These kind of companies actually control quite a bit of the traffic that comes through a small business site. When people are searching, they may find a yelp listing on Google, but they may get to that business through yelp not directly from Google. It’s very important to make sure that you optimize your site not just for a search in Google, but now, for a search by apps and directories.
Matthew Loomis: Good point.
Bernadette Coleman: More than 50% of searches today are done on a mobile device. It’s just as important to optimize, not just for local, but for mobile. And that’s actually a little different.
Matthew Loomis: For a new “solopreneur” startup that doesn’t really know anything about SEO, what do you recommend they start doing to get an understanding? How can they grasp this?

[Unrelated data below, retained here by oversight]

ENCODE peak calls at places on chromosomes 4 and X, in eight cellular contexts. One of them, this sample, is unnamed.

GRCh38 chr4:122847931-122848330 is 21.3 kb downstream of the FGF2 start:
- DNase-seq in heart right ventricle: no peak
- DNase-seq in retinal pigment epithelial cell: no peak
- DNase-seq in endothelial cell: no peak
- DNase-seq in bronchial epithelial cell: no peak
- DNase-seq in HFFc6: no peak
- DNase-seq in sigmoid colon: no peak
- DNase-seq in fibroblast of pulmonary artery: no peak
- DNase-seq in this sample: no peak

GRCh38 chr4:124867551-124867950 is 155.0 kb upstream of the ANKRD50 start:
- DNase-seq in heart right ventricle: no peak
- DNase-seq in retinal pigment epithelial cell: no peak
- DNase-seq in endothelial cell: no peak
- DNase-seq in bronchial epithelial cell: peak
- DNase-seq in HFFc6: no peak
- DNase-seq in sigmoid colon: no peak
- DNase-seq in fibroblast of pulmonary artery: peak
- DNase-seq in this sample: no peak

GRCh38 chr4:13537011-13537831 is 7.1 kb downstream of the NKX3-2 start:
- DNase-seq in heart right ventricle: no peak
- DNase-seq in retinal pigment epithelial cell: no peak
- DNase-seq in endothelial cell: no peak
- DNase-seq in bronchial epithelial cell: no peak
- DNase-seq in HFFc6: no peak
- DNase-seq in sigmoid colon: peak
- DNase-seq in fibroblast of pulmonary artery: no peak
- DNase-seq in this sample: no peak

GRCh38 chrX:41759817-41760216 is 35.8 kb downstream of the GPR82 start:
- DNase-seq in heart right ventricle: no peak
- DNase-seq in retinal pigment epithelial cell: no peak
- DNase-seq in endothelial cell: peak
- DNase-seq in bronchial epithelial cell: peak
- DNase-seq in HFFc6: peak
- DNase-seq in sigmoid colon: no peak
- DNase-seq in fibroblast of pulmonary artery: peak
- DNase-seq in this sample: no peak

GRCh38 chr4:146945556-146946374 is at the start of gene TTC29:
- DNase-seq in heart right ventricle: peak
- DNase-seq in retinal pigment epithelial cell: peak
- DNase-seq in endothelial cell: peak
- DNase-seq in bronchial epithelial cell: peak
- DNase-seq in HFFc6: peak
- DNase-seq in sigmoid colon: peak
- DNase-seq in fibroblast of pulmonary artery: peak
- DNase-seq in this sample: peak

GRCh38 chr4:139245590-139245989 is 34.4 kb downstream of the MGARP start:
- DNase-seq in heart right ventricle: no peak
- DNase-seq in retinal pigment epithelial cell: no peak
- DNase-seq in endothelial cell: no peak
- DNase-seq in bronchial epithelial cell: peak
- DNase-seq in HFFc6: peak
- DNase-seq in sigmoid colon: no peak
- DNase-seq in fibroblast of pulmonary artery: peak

Bernadette Coleman: That’s a tough one. I’ve been in this business for many, many years and every day it changes. There are a number of wonderful resources out there and eBooks that have been written that talk about the basics for SEO, and I think that understanding the basics is important for a business to know what they need to do on their site.
It’s different today than it was 5 years ago. A lot of social engagement is important. Reviews are important. Good content is important, that people want to link to, and also making sure that you create a user-friendly mobile website for people, not for search engines. That’s the fine line; you want to optimize for the search engine, but you also want the people to find the site very user-friendly. Creating that fine line is also very important so that you know.